Hydrocephalus is a common neurological condition whose primary treatment consists of diverting, or shunting, cerebrospinal fluid from the cerebral ventricles to extracranial absorption sites. Unfortunately, chronic implantation of these shunt systems is often accompanied by occlusion of the proximal (ventricular) and distal catheters. Indeed, shunt malfunctions are practically inevitable, and tissue obstruction is the most common cause of this persistent problem. In order to promote better treatments for hydrocephalus, specifically the improvement of shunt function by reducing catheter occlusion, it is important to understand the mechanisms leading to shunt obstruction, and this review summarizes the types of cells and tissues that typically block catheters and provides evidence to support the role of localized neuroinflammation and the foreign body response as primary causes. An extensive description of the clinical features associated with hydrocephalus and shunt obstruction provides insight into the many risk factors that influence shunt function at both proximal and distal sites. Finally, in an effort to introduce novel approaches to prevent shunt obstruction, considerable attention is focused on recent experimental work on silicone surface characteristics and architecture, including a critical review of the in vitro and in vivo methods available to test shunt occlusion.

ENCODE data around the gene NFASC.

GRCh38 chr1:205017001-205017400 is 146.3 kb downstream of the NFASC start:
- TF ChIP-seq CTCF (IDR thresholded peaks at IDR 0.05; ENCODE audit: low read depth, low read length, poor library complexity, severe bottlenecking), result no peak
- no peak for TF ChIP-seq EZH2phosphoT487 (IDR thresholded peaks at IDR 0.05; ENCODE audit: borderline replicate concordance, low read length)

|Title of host publication||The Cerebrospinal Fluid Shunts|
|Publisher||Nova Science Publishers, Inc.|
|Number of pages||19|
|State||Published - Jan 1 2016|